10. I did the math once and figured out that a kiln which holds 12 utensil holders is worth exactly the same amount as a kiln holding 30 mugs. And the utensil holders are easier to make of course because they don't have handles. However. The utensil holders sell much more slowly than the mugs, so just focusing on them would be a huge mistake from a business standpoint. So I fit a few larger pots in the bottom shelf and then I can get about 20 mugs into each load. It has been working pretty well for me. It's such a balancing act, and we as small business owners don't have huge million dollar marketing research departments to tell us which products will be best to focus on. It's all on us!
  11. I have a glaze (it's commercial of course since that's all I use) that is a lovely smoky purple with a light float ... unless it's put on the top shelf. In which case it's a dark wine purple/burgundy color. I have another glaze that is an absolutely drop dead beautiful shade of blue unless it's put on the top shelf, in which case it turns this really ugly weird shade of blue that is similar and yet totally different. This process and all its' little quirks and details never ever ceases to fascinate me.
  12. I used to pack my glaze kilns as full as possible but I learned the hard way with items ruined by fuming and dripping to leave enough space that my hand can pass between. I do a lot of work that I leave portions unglazed to show the clay but if it's going to be used for food I always glaze any portion that people will have to touch a lot. My mugs, I glaze the handle as well as the rim (a little over 1/4" on the rim). I have some that I've applied the glaze to the interior and left the exterior including the rim and handle bare and those mugs just never sell. Fortunately I figured it out after only doing that with a couple so I don't have too many items that are just sitting here. In the photo I don't know if you can tell (I applied the clear a tad too thickly to this one) but I carve a little well around the base of the handle and also around the portion at the top. This makes glazing it much easier as the glaze has somewhere to stop even when applied too thickly. The glaze tends to fill the little wells and render them invisible. I realize this is NOT the question you were asking Joseph but I always think information is useful and who knows, this may give some ideas as to how to handle your kiln. A side note: When I'm firing a kiln load of these pieces I actually put them real close to each other to encourage the clear gloss coat of the glaze to fume onto the other pieces. It gives it a really interesting look, I think just a little reminiscent of wood fired pieces I've seen. Gives the decoration more depth and interest in my opinion.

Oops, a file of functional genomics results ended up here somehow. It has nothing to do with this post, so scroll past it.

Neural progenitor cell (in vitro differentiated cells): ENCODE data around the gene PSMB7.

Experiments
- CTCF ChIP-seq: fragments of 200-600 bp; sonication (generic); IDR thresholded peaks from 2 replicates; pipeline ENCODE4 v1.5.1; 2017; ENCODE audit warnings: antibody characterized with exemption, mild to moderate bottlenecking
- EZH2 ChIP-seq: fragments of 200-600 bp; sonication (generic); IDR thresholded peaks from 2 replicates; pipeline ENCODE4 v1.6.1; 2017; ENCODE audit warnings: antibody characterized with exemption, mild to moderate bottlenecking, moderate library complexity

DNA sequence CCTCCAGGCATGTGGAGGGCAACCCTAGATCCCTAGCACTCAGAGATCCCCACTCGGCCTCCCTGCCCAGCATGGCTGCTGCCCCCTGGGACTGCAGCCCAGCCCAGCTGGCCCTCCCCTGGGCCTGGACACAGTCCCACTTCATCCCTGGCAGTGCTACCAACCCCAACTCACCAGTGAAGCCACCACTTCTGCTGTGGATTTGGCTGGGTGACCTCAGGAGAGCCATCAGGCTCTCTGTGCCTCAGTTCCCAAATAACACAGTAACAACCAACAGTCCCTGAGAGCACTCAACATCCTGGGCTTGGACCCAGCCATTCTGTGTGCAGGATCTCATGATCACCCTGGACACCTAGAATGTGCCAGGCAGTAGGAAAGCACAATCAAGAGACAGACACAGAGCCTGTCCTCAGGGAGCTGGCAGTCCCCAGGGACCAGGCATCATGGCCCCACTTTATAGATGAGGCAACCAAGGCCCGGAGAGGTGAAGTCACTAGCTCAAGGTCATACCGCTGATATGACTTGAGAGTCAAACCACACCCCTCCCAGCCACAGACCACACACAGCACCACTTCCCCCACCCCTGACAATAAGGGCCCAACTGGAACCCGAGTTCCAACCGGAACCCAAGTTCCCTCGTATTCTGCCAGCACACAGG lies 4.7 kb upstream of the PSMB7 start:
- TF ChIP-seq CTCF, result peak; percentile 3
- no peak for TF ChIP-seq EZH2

13. From the album California Wildflowers